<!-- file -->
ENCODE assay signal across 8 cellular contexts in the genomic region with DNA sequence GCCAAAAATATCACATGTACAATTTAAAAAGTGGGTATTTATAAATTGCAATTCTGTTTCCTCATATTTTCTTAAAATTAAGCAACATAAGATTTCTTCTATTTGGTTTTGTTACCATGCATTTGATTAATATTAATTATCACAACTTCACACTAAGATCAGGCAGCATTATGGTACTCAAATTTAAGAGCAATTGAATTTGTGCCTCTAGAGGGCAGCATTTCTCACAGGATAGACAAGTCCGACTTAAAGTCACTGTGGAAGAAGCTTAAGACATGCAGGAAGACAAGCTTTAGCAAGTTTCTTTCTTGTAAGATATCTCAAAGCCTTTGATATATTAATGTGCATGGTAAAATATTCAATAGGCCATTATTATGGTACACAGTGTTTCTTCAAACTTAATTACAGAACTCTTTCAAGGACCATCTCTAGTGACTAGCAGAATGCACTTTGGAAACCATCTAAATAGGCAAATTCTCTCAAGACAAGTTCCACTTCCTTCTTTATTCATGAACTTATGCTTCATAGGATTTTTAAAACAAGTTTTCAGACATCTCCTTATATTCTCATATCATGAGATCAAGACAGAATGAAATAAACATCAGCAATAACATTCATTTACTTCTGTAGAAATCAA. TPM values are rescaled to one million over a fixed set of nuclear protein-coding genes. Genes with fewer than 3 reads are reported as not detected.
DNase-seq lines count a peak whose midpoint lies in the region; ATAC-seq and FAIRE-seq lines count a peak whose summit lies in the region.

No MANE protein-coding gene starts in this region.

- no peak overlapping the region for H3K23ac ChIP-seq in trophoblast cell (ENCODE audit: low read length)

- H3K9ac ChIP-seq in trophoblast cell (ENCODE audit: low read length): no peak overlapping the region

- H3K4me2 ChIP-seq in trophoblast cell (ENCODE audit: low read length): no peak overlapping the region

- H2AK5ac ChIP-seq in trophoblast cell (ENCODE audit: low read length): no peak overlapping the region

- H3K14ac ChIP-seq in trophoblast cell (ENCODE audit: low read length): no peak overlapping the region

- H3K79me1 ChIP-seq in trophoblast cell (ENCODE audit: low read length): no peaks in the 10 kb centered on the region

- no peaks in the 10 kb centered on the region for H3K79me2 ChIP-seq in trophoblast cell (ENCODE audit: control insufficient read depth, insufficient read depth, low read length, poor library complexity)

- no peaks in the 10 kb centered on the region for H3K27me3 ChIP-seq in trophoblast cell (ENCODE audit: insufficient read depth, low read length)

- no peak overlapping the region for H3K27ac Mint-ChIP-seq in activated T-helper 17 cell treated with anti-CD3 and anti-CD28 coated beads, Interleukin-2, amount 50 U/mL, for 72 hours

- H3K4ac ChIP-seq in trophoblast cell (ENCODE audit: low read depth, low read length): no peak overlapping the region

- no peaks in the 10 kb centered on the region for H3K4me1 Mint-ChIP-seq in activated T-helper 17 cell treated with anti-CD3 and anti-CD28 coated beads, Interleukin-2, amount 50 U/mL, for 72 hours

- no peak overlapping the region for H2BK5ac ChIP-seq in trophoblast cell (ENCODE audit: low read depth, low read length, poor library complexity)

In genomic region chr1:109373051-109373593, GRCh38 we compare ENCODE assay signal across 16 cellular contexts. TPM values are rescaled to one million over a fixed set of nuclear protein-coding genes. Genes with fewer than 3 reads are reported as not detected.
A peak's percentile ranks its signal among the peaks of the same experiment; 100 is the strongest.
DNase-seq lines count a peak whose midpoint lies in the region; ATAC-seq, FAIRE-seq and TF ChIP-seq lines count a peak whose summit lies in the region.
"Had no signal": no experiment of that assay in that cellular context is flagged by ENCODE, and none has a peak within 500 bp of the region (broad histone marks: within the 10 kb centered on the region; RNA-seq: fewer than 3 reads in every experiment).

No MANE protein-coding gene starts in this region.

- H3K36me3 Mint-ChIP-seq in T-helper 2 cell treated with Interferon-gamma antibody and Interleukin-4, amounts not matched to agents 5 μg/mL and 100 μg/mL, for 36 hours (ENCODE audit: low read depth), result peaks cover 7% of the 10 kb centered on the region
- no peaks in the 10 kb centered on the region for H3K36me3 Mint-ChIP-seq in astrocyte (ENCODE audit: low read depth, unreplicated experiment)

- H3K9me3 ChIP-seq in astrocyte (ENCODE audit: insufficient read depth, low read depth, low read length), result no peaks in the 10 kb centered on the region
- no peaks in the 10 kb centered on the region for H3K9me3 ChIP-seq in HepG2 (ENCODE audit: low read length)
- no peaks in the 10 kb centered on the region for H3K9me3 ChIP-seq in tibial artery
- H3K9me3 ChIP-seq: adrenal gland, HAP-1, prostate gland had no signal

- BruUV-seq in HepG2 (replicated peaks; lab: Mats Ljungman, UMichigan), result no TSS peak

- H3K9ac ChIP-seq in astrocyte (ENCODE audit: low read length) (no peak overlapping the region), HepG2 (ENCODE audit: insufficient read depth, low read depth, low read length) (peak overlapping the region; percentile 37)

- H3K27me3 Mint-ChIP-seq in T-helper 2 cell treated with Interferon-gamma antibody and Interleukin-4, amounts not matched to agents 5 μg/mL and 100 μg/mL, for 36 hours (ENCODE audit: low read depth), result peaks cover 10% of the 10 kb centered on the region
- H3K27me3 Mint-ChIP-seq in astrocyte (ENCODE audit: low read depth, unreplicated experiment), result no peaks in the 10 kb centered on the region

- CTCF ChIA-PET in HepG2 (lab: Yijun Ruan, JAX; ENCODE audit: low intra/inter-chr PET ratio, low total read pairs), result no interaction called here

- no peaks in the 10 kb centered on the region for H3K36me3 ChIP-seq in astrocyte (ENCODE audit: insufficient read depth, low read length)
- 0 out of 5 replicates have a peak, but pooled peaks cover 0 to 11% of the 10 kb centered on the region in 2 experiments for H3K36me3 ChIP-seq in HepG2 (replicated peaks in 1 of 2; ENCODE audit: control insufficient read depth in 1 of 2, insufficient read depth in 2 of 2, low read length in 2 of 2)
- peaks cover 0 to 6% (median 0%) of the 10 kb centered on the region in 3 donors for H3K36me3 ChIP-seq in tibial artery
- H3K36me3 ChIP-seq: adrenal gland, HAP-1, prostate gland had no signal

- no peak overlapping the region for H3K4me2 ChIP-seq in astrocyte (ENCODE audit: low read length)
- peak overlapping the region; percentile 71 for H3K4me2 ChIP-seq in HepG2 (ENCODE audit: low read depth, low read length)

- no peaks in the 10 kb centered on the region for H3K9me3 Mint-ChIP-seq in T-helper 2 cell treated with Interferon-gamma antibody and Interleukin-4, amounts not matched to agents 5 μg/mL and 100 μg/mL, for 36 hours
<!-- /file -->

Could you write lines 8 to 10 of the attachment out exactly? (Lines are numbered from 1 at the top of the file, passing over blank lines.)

- H3K14ac ChIP-seq in trophoblast cell (ENCODE audit: low read length): no peak overlapping the region

- H3K79me1 ChIP-seq in trophoblast cell (ENCODE audit: low read length): no peaks in the 10 kb centered on the region

- no peaks in the 10 kb centered on the region for H3K79me2 ChIP-seq in trophoblast cell (ENCODE audit: control insufficient read depth, insufficient read depth, low read length, poor library complexity)